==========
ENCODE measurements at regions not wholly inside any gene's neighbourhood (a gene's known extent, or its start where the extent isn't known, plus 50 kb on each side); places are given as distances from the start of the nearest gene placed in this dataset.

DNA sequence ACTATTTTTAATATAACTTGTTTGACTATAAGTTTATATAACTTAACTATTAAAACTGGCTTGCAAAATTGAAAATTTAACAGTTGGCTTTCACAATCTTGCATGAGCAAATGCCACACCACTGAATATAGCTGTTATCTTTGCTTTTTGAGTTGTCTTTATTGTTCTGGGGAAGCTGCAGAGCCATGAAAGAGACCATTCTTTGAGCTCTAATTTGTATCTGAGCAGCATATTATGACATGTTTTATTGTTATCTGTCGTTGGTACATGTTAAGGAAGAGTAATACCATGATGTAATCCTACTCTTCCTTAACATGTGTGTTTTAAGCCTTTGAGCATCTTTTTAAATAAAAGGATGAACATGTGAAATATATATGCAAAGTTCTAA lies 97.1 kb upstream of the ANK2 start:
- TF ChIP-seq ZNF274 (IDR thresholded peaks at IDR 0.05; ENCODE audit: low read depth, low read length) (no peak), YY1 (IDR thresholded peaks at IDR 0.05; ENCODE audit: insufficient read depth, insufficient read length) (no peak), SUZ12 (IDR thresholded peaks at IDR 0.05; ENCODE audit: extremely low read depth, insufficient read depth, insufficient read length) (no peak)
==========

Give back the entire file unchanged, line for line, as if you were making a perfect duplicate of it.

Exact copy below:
ENCODE measurements at regions not wholly inside any gene's neighbourhood (a gene's known extent, or its start where the extent isn't known, plus 50 kb on each side); places are given as distances from the start of the nearest gene placed in this dataset.

DNA sequence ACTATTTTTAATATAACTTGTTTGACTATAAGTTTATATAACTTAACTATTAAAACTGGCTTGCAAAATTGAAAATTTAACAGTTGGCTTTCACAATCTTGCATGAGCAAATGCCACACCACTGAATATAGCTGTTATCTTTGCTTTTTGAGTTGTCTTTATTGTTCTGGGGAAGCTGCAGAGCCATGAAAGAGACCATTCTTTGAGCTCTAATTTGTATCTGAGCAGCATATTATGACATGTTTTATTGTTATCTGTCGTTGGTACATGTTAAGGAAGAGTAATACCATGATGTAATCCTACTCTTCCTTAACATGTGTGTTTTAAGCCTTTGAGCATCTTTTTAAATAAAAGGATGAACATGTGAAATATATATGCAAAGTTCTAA lies 97.1 kb upstream of the ANK2 start:
- TF ChIP-seq ZNF274 (IDR thresholded peaks at IDR 0.05; ENCODE audit: low read depth, low read length) (no peak), YY1 (IDR thresholded peaks at IDR 0.05; ENCODE audit: insufficient read depth, insufficient read length) (no peak), SUZ12 (IDR thresholded peaks at IDR 0.05; ENCODE audit: extremely low read depth, insufficient read depth, insufficient read length) (no peak)